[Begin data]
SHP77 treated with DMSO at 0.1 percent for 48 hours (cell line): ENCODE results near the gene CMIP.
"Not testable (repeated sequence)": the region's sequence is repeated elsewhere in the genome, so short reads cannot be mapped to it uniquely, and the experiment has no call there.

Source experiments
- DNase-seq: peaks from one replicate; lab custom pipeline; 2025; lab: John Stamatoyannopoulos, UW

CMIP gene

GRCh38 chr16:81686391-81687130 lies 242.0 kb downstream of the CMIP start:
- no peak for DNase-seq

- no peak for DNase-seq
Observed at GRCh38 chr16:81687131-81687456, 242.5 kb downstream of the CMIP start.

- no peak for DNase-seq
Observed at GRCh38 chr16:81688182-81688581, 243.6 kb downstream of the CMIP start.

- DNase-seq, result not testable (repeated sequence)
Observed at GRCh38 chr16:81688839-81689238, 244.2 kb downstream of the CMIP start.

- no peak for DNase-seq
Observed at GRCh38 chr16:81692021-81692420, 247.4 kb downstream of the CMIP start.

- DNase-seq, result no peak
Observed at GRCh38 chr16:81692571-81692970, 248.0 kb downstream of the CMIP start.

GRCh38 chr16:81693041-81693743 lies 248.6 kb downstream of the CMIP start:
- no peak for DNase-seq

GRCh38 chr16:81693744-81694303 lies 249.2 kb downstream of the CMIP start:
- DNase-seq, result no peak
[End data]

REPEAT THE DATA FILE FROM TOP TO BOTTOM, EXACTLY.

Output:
SHP77 treated with DMSO at 0.1 percent for 48 hours (cell line): ENCODE results near the gene CMIP.
"Not testable (repeated sequence)": the region's sequence is repeated elsewhere in the genome, so short reads cannot be mapped to it uniquely, and the experiment has no call there.

Source experiments
- DNase-seq: peaks from one replicate; lab custom pipeline; 2025; lab: John Stamatoyannopoulos, UW

CMIP gene

GRCh38 chr16:81686391-81687130 lies 242.0 kb downstream of the CMIP start:
- no peak for DNase-seq

- no peak for DNase-seq
Observed at GRCh38 chr16:81687131-81687456, 242.5 kb downstream of the CMIP start.

- no peak for DNase-seq
Observed at GRCh38 chr16:81688182-81688581, 243.6 kb downstream of the CMIP start.

- DNase-seq, result not testable (repeated sequence)
Observed at GRCh38 chr16:81688839-81689238, 244.2 kb downstream of the CMIP start.

- no peak for DNase-seq
Observed at GRCh38 chr16:81692021-81692420, 247.4 kb downstream of the CMIP start.

- DNase-seq, result no peak
Observed at GRCh38 chr16:81692571-81692970, 248.0 kb downstream of the CMIP start.

GRCh38 chr16:81693041-81693743 lies 248.6 kb downstream of the CMIP start:
- no peak for DNase-seq

GRCh38 chr16:81693744-81694303 lies 249.2 kb downstream of the CMIP start:
- DNase-seq, result no peak